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Defensive Components in Insect Eggs: Are Anthraquinones Produced during Egg Development?


Eggs of several insect species are protected against natural enemies by noxious components. However, almost nothing is known about the fate of these defensive substances during egg development nor their site of biosynthesis. The eggs of several leaf beetle species of the taxon Galerucini contain components that are unusual in insects: 1,8-dihydroxylated anthraquinones and anthrones that deter predators such as ants and birds. These components, i.e., the anthrones dithranol and chrysarobin, and the anthraquinones chrysazin and chrysophanol, are not sequestered from host plants. We asked whether the amounts of these components in the overwintering eggs of Galeruca tanaceti change from deposition to larval hatching. Gas chromatography-mass spectroscopy (GC-MS) analyses of eggs revealed a significant decrease in total amounts of dithranol and chrysophanol from egg deposition in autumn to the next spring 5 months later. Thus, these results do not provide any hint of active anthraquinone biosynthesis within eggs. Instead, the anthrones and anthraquinones that must be incorporated by the female into the eggs seem to be degraded to some extent either by the embryo or endosymbionts. GC-MS analyses showed that parasitization of eggs had some effects on the quantities of anthrones and anthraquinones.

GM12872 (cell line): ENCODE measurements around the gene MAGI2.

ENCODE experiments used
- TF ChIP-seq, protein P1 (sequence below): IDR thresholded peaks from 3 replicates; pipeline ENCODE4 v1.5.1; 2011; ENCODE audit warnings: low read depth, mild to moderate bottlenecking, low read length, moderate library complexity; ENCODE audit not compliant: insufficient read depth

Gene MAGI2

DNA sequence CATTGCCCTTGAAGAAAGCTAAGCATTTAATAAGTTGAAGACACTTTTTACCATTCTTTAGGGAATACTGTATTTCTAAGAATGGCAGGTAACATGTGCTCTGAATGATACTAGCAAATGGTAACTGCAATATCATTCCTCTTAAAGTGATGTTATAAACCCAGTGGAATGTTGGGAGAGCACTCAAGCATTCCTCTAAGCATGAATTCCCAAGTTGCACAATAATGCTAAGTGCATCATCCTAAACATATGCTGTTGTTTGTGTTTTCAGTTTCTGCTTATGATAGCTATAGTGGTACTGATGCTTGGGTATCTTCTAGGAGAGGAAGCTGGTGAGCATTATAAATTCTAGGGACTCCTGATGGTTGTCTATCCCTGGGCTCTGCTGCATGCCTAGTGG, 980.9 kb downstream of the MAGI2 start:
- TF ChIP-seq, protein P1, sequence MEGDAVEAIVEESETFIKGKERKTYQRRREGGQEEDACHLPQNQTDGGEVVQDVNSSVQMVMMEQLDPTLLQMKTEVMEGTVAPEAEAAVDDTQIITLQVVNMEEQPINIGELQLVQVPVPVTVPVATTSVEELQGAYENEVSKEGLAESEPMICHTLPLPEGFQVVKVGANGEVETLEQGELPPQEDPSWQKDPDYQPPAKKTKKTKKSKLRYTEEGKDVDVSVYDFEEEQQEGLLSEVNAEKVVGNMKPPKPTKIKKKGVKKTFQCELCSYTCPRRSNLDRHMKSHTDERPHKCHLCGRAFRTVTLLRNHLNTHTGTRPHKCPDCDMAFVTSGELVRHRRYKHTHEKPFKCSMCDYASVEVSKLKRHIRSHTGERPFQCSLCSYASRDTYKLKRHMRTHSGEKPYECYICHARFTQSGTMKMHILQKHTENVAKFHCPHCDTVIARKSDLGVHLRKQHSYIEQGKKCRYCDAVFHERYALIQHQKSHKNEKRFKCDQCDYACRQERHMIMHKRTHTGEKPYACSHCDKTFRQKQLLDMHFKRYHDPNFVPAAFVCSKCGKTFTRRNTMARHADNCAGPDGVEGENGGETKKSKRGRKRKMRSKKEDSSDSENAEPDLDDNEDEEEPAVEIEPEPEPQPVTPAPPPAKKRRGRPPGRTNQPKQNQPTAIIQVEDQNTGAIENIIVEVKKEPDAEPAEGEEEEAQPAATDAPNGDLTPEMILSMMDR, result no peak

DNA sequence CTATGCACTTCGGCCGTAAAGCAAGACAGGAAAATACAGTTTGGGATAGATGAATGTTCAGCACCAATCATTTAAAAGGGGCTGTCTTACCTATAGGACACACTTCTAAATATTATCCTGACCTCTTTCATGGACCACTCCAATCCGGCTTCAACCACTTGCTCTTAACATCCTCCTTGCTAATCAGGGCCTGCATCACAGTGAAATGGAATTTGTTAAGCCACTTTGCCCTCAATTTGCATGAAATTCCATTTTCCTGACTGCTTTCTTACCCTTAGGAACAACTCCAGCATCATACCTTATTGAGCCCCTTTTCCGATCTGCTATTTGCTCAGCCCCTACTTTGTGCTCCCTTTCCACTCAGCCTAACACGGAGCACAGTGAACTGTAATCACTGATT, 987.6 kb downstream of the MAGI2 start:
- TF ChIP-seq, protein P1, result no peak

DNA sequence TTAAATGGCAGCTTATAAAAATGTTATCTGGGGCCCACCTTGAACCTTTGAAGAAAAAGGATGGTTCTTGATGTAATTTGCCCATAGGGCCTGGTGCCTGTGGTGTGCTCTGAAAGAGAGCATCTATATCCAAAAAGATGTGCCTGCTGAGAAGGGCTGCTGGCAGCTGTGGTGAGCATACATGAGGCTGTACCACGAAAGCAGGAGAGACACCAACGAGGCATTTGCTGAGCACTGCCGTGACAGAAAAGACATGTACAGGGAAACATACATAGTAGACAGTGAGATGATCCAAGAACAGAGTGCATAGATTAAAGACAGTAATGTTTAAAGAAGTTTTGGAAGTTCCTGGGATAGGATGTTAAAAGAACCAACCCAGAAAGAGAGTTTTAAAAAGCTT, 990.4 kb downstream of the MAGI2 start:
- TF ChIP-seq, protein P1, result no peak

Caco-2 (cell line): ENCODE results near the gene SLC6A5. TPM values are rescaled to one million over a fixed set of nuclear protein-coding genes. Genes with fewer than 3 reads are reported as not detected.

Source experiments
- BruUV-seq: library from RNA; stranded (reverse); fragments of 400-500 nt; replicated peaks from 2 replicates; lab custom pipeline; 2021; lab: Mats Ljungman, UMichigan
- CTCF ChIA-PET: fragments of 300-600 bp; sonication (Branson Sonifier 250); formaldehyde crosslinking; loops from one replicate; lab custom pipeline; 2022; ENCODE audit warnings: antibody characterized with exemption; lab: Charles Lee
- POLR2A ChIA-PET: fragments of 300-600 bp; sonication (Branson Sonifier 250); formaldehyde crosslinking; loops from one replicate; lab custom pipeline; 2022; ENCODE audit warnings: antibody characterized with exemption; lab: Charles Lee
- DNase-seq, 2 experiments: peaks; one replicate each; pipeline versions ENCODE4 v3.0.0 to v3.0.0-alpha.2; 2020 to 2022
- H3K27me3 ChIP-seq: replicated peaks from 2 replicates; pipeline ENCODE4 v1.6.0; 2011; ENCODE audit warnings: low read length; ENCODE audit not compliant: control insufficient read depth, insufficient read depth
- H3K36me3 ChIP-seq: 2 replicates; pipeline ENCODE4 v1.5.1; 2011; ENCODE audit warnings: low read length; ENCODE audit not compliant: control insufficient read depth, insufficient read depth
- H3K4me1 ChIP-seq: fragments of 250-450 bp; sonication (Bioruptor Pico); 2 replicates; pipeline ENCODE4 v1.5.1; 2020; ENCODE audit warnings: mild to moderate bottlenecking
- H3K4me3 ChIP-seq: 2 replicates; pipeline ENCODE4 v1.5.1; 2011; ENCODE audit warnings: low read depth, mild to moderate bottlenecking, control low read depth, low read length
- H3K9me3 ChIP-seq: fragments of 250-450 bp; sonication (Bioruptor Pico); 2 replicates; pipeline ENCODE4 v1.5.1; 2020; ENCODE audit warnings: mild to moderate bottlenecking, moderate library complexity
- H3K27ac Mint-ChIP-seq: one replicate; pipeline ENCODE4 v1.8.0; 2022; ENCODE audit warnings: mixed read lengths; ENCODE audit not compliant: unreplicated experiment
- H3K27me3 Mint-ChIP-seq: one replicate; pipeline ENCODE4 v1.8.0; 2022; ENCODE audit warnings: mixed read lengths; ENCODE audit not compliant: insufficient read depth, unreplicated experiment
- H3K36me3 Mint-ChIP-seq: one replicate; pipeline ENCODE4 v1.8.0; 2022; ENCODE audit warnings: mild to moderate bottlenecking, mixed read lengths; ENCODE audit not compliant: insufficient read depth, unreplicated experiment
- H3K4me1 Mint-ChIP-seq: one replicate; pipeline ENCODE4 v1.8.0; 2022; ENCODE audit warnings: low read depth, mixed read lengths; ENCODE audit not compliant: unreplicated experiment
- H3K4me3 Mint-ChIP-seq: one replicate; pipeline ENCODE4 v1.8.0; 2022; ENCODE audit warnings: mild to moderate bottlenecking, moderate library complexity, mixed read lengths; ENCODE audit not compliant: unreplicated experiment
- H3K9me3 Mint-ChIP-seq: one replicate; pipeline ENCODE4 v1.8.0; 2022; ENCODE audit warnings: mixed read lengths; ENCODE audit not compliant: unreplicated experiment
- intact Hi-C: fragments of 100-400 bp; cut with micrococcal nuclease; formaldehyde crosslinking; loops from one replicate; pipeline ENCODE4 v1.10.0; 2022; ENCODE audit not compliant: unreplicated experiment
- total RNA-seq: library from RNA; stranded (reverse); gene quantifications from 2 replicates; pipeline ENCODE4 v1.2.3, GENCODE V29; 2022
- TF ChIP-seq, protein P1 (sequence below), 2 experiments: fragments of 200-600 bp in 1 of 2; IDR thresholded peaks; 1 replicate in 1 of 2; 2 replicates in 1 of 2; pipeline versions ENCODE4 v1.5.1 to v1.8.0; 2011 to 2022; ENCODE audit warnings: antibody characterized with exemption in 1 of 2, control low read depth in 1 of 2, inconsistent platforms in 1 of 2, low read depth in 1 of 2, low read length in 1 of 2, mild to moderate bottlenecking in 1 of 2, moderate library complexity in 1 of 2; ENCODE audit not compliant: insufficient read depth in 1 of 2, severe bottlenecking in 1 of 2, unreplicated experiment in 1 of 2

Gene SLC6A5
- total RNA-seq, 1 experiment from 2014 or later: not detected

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We are grateful to Frank Müller for support with the GC-MS analyses. We also thank Barbara Randlkofer, Freie Universität Berlin, Germany, and Ina Heidinger, University Wuerzburg, Germany, for help with egg mass collections. This study was supported by a grant of the Deutsche Forschungsgemeinschaft Hi 416/16-1,2.

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Correspondence to Monika Hilker.

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Pankewitz, F., Hilker, M. Defensive Components in Insect Eggs: Are Anthraquinones Produced during Egg Development?. J Chem Ecol 32, 2067–2072 (2006).

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  • Chrysomelidae
  • Leaf beetle
  • Insect eggs
  • Diapause
  • Embryogenesis
  • Polyketide
  • Chemical defense
  • Anthraquinone